Tag Archives: Arletta Dawdy

HUACHUCA WOMAN…1952

HUACHUCA WOMAN started life as THE GRANNY JO STORIES and was work-shopped, critiqued, revised, edited, and advised about more times than I kept track of. Now, the book, much modified from those early efforts, is about to hit the market which is you, my followers and, I hope, many others. I am sharing an excerpt today from the first of the 1952 segments that are interspersed throughout the book as Josephine tells the old tales to two of her grandchildren.
Enjoy!

APRIL 1952

Early morning found Josephine Parthenia Lowell Judson Nichols moving stiffly across the kitchen, tea-cup in hand. Odors of oak and mesquite hung in the room. A thin braided rug covered a portion of the worn pine flooring, but couldn’t hide the years of wear and scarring. At the far end of the well-used room, pine-framed glass walls gave a panoramic view of the high desert, close in Huachuca Mountains and far-reaching sky. Rocking chairs sat in a half circle within the windowed alcove and it was to the easternmost rocker that the old woman headed.
She slipped into the rocker with its creaky protest and watched the sky lighten from pre-dawn lavender to a dusky rose. Rays of amber spread in slow motion into the desert moonscape. The promise of another dawn settled on her as muscles sculpted themselves to the contours of the oak rocker. A sigh fled her lips when Patches, the calico cat, leapt into her lap. Josephine set the tea-cup aside.
Wisps of whitened hair shadowed her face. A single braid, caught in a turquoise and silver clasp, reached to the waist of her faded dungarees. Rolled at the leg end and stiff from line drying, her pants gaped at the feminine waist they were never designed to fit. Curling leather boots stuck out below. A crisp new shirt of ruddy cabbage roses topped her outfit.
Josephine’s gentle strokes along Patches’ back soon took on intensity and such discomfort that the cat reached back, swatted her hand and flew from what had been a comfortable lap. He barely missed the much-mended wrist band from the Geronimo visit.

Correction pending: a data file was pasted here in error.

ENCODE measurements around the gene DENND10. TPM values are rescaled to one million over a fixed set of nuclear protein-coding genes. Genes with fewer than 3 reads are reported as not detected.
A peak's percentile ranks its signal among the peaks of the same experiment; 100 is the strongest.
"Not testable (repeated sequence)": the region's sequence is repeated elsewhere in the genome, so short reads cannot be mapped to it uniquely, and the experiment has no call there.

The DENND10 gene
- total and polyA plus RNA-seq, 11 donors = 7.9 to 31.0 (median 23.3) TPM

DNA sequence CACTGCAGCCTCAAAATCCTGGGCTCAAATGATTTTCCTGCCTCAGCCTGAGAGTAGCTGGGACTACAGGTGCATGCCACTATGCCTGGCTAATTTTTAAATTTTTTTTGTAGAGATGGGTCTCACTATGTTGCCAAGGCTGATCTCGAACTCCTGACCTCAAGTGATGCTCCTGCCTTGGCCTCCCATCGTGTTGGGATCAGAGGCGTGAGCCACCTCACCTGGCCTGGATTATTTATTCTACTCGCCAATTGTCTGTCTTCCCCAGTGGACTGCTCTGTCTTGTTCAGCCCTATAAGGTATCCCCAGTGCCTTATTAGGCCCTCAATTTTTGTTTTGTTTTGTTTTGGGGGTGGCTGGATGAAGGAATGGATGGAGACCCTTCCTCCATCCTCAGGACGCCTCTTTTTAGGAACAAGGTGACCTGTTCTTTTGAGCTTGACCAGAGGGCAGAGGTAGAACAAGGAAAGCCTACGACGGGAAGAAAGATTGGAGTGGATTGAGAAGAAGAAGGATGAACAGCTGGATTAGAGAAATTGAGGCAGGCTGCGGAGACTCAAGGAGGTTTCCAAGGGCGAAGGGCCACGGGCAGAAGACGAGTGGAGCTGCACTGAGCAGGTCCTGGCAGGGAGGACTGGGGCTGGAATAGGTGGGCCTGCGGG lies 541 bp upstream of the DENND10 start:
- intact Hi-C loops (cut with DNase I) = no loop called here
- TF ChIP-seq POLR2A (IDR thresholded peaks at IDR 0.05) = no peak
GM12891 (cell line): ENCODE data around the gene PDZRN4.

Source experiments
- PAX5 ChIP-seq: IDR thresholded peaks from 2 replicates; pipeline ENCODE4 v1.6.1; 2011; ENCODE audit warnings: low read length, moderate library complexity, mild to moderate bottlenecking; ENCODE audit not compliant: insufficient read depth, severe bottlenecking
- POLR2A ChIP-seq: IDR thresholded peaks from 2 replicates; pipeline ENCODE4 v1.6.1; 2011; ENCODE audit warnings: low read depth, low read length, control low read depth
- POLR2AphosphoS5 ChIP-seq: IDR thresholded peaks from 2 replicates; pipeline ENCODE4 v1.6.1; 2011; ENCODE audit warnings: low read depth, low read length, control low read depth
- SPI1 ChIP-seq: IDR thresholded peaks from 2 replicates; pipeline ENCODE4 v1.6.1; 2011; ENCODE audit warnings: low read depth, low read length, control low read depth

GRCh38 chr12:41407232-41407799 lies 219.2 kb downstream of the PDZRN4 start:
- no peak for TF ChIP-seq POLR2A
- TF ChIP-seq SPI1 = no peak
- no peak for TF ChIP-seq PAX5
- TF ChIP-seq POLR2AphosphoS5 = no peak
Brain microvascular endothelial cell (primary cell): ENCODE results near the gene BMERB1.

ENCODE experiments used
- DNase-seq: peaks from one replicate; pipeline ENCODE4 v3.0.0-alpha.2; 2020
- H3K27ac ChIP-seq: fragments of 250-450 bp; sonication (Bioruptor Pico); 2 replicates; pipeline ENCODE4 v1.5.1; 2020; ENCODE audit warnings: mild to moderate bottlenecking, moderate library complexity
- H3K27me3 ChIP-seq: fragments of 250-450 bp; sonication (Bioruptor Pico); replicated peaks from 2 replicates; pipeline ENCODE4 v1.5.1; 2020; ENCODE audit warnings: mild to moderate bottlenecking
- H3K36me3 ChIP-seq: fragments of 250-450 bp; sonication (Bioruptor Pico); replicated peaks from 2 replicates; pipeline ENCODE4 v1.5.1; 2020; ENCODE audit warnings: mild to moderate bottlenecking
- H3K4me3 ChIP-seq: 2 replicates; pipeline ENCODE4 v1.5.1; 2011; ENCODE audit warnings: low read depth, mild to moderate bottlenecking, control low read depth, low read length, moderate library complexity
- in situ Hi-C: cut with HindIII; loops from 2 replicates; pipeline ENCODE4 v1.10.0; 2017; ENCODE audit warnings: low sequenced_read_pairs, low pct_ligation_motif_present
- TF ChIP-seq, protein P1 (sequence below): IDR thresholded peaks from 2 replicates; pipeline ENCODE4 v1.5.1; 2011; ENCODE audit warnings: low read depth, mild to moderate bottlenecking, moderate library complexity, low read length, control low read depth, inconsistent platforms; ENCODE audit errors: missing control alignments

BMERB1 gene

“Shoo, then, you ol’ varmint. Who needs you anyway?”
Frown lines ran across her forehead. She fingered the old band, then started her right hand thrumming on the arm of the rocker, beating out a wild drum roll. Josephine’s shoulders stiffened in a cramp as she fought against the conflicted feelings once again set in motion in the morning just past.

THE WRITING PROCESS

INSPIRATION…

      NOVELS: often begin with a dream, a fantasy exploration and the “what if”

 1. Begin with character- who is she, what marks her as different, what are her attributes and what is her story? Rancher,      businesswoman, artist,healer, psychic? What is her challenge: survival, search for meaning, helping others?
 2.Who threatens, challenges or supports her? Protagonist? Can I see him, it?
 3.Setting/s? Where and how does it impact the character/s? Do I know the setting, draw on own experience..yes.

      POETRY:  often springs from an experience with great emotional impact (nature, family member’s illness, death) but also comes from stories told to me (The Apple Factory), out of my experience(White Girl, Black Heart,) or tidbits of historical research (Pancho’s Sister.)
 

PROCESS:
 1. From idea, get words on paper, rough or smooth, with energy/emotion behind them.   “Mother said the Arizona Territory was good for only two things: tame Indians and wild children. Me and William Ebert were her wild children and Geronimo was our Indian.”
 2. Research for Content: could journalist John Reed have been in El Paso and meet Jo in the spring of 1914? Yes, he’d just come back from Mexico and following Villa and Carranza.
 3. Setting: Have I been there, what’s in my journal, what other place do I have personal knowledge of that will fit the story?  Without first- hand knowledge, go to museums, internet and library research for displays, books, news articles, photos.  Be open to serendipity: as when Jo’s stopping the Ford story showed up in Bisbee Museum and what did the Tiffany Studio look like in 1898 since it no longer exists?
 4. Because it is historical, what is the timeline?  I plot out  the story arc with sensitivity to what was happening in the world, area to incorporate later.
 5. Write, rewrite, research, read aloud, write some more, stay open to critique, rewrite/rebuff and write again.
 6. Get frustrated, let it rest, go at it again.
 7. Get Writer’s Block, kick the imaginary cat, turn to another format (Short Story,Poem, Essay) , write in longhand, journal over it, write again.
 8. Along the way, rest on my laurels…perfect dialogue, gorgeously conveyed setting, strong plot twist, praise from others.(ahem…)

Throughout all this, I attend writers organizational meetings, gather with writer friends, take on writerly tasks (ie, coordinating contests, participating on panels,)  keep up on Face Book, Blog, follow others’ blogs, find my personal Max Perkins and attend conferences. I do all for the purpose of honing my skills and making connections to aid the writing process and move me toward publication.

WHAT IS YOUR WRITING PROCESS?  HOW DOES IT DIFFER FROM MINE?

I HOPE YOU WILL SHARE YOUR PROCESS SO WE CAN ALL LEARN FROM YOU.